I have continually drawn so much courage and inspiration from Wyndham’s life and example. His courage stays with me and gives me courage. Courage to face the unknown. To do the hard. To keep trusting. To step forward in faith. Just last year, as I was writing on some areas new to me Wyndham was a great support. Though already quite weak and unable to talk well he questioned me about my courage–knowing that if I shared my thoughts I would receive opposition. He wanted to know if I had the needed courage, knowing he had no strength to help pave the way for me. This helps me be courageous. We all desperately need each other to remind us to be courageous.

Courage is oft mentioned in the Scriptures. Most often God, and then God incarnate, Jesus, tells his people to take courage because he is with them. As God was with Shadrach, Meshach, and Abednego in the fire, he will be with us as we walk in faith (Daniel 3:25). Isn’t it amazing that there was a fourth “person” in the fire? The beloved Psalm 23 tells us that God is with us while walking through the valley of the shadow of death. He walks with us. We will have fires, we will have valleys of shadows of death, and we will have stormy seas. But we have God with us. In the fire. Through the valley. On the seas. God in us. This is enough.

When we lack courage it is usually because we focus on ourselves, our fears, and difficult situations rather than the mighty hand of God. Note the following scriptures on courage tell us that God is with his people. Just reading them helps fill me with courage. May we all take courage, knowing that our Mighty God paves our way and walks with us. Actually, it’s better than that. He lives in us. How much courage that should give.

Be strong and of good courage, do not fear or be in dread of them: for it is the LORD your God who goes with you; he will not fail you or forsake you.” Deut. 31:6 (RSV)

 And the LORD commissioned Joshua the son of Nun and said, “Be strong and of good courage; for you shall bring the children of Israel into the land which I swore to give them: I will be with you.” Deuteronomy 31:23 (RSV)

Have I not commanded you? Be strong and of good courage; be not frightened, neither be dismayed; for the LORD your God is with you wherever you go.” Joshua 1:9 (RSV)

“Be strong and of good courage. Do not be afraid or dismayed before the king of Assyria and all the horde that is with him; for there is one greater with us than with him. 2 Chronicles 32:7 (NRSV)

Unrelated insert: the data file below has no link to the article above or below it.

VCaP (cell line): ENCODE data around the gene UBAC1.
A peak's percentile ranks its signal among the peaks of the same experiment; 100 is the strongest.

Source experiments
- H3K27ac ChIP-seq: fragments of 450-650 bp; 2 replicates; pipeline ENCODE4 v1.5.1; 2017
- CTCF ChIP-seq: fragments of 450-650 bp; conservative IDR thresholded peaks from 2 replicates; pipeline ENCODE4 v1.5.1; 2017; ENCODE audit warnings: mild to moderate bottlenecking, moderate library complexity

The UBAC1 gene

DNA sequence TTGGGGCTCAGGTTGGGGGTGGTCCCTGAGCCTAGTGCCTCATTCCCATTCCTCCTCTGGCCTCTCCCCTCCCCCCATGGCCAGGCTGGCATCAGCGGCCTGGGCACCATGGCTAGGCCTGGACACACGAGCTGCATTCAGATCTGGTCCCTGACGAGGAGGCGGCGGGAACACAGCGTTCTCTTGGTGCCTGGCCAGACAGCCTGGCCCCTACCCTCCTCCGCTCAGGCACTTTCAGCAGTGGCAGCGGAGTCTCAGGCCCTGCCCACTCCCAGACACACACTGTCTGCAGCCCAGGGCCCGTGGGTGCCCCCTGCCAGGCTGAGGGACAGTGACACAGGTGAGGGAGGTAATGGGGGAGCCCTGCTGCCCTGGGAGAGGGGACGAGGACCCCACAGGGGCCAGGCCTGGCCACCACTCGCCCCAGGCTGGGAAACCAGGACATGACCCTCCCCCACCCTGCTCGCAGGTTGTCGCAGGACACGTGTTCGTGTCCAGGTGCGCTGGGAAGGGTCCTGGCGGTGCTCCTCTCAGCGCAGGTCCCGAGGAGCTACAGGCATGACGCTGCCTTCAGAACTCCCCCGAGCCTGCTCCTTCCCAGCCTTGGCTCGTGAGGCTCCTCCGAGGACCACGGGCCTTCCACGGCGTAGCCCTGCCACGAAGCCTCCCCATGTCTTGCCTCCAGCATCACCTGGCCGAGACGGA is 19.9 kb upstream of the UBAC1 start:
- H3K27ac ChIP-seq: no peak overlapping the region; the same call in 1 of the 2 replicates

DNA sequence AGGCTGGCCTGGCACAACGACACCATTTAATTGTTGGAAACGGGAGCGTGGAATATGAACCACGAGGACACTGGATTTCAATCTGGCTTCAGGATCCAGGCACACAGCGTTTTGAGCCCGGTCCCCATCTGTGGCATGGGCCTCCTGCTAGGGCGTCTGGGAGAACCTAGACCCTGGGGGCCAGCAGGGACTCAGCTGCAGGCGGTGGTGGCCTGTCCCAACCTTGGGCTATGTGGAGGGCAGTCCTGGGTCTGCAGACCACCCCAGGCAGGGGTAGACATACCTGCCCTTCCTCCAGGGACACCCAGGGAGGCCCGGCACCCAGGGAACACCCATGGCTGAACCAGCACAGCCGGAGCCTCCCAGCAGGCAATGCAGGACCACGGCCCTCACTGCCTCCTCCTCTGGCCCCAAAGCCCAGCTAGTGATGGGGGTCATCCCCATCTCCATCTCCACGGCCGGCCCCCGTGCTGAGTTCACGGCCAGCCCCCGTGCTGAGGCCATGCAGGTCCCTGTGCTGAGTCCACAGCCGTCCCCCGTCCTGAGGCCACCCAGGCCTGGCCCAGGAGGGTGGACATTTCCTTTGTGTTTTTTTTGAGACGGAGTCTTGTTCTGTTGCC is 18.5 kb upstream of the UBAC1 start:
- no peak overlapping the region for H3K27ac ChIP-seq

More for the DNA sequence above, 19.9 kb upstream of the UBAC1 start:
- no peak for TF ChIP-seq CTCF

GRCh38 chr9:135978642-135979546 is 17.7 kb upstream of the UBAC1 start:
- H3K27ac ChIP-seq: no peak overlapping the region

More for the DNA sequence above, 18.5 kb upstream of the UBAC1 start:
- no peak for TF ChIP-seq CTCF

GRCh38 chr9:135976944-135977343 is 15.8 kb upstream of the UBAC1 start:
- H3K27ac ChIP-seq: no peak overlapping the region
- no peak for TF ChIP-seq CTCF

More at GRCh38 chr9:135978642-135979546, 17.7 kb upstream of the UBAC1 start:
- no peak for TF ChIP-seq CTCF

They saw the works of the LORD, his wonderful deeds in the deep.
For he spoke and stirred up a tempest that lifted high the waves.
They mounted up to the heavens and went down to the depths; in their peril their courage melted away.
They reeled and staggered like drunkards; they were at their wits’ end.
Then they cried out to the LORD in their trouble, and he brought them out of their distress.
He stilled the storm to a whisper; the waves of the sea were hushed.
They were glad when it grew calm, and he guided them to their desired haven.
Let them give thanks to the LORD for his unfailing love and his wonderful deeds for mankind.
Psalm 107:24-31 (NIV2011)

I would have despaired unless I had believed that I would see the goodness of the LORD In the land of the living.
Wait for the LORD; Be strong, and let your heart take courage; Yes, wait for the LORD.
 Psalm 27:13-14 (NASB77)

During the fourth watch of the night Jesus went out to them, walking on the lake.
When the disciples saw him walking on the lake, they were terrified. “It’s a ghost,” they said, and cried out in fear.
  But Jesus immediately said to them: “Take courage! It is I. Don’t be afraid.”
  “Lord, if it’s you,” Peter replied, “tell me to come to you on the water.”
  “Come,” he said. Then Peter got down out of the boat, walked on the water and came toward Jesus.
Matthew 14:25-29 (NIV)

  I have said this to you, so that in me you may have peace. In the world you face persecution. But take courage; I have conquered the world!” John 16:33 (NRSV)

Therefore, being always of good courage, and knowing that while we are at home in the body we are absent from the Lord—
for we walk by faith, not by sight—
we are of good courage, I say, and prefer rather to be absent from the body and to be at home with the Lord.
Therefore we also have as our ambition, whether at home or absent, to be pleasing to Him. 
2 Corinthians 5:6-9 (NASB)

So that with good courage we say, The Lord is my helper; I will not fear: What shall man do unto me?   Hebrews 13:6 (ASV)